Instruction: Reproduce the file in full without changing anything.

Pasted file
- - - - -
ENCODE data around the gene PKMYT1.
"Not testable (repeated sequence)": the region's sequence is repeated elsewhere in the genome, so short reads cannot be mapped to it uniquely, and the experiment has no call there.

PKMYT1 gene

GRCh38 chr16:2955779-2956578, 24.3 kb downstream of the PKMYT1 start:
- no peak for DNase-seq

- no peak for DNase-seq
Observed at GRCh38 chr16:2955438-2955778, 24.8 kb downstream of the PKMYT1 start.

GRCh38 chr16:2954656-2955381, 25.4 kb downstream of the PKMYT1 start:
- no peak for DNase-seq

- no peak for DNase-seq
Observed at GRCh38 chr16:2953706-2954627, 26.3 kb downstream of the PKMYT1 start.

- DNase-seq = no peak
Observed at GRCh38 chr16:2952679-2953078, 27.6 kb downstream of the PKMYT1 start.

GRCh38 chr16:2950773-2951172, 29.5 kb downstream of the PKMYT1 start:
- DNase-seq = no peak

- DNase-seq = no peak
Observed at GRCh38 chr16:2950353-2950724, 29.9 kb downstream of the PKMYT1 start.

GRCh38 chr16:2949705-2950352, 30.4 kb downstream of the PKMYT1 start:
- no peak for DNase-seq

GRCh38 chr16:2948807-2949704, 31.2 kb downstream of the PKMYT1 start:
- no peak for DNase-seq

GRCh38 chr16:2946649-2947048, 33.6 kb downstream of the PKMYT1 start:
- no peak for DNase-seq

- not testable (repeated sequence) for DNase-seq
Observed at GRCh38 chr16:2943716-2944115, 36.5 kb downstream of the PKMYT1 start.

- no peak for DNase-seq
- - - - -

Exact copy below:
ENCODE data around the gene PKMYT1.
"Not testable (repeated sequence)": the region's sequence is repeated elsewhere in the genome, so short reads cannot be mapped to it uniquely, and the experiment has no call there.

PKMYT1 gene

GRCh38 chr16:2955779-2956578, 24.3 kb downstream of the PKMYT1 start:
- no peak for DNase-seq

- no peak for DNase-seq
Observed at GRCh38 chr16:2955438-2955778, 24.8 kb downstream of the PKMYT1 start.

GRCh38 chr16:2954656-2955381, 25.4 kb downstream of the PKMYT1 start:
- no peak for DNase-seq

- no peak for DNase-seq
Observed at GRCh38 chr16:2953706-2954627, 26.3 kb downstream of the PKMYT1 start.

- DNase-seq = no peak
Observed at GRCh38 chr16:2952679-2953078, 27.6 kb downstream of the PKMYT1 start.

GRCh38 chr16:2950773-2951172, 29.5 kb downstream of the PKMYT1 start:
- DNase-seq = no peak

- DNase-seq = no peak
Observed at GRCh38 chr16:2950353-2950724, 29.9 kb downstream of the PKMYT1 start.

GRCh38 chr16:2949705-2950352, 30.4 kb downstream of the PKMYT1 start:
- no peak for DNase-seq

GRCh38 chr16:2948807-2949704, 31.2 kb downstream of the PKMYT1 start:
- no peak for DNase-seq

GRCh38 chr16:2946649-2947048, 33.6 kb downstream of the PKMYT1 start:
- no peak for DNase-seq

- not testable (repeated sequence) for DNase-seq
Observed at GRCh38 chr16:2943716-2944115, 36.5 kb downstream of the PKMYT1 start.

- no peak for DNase-seq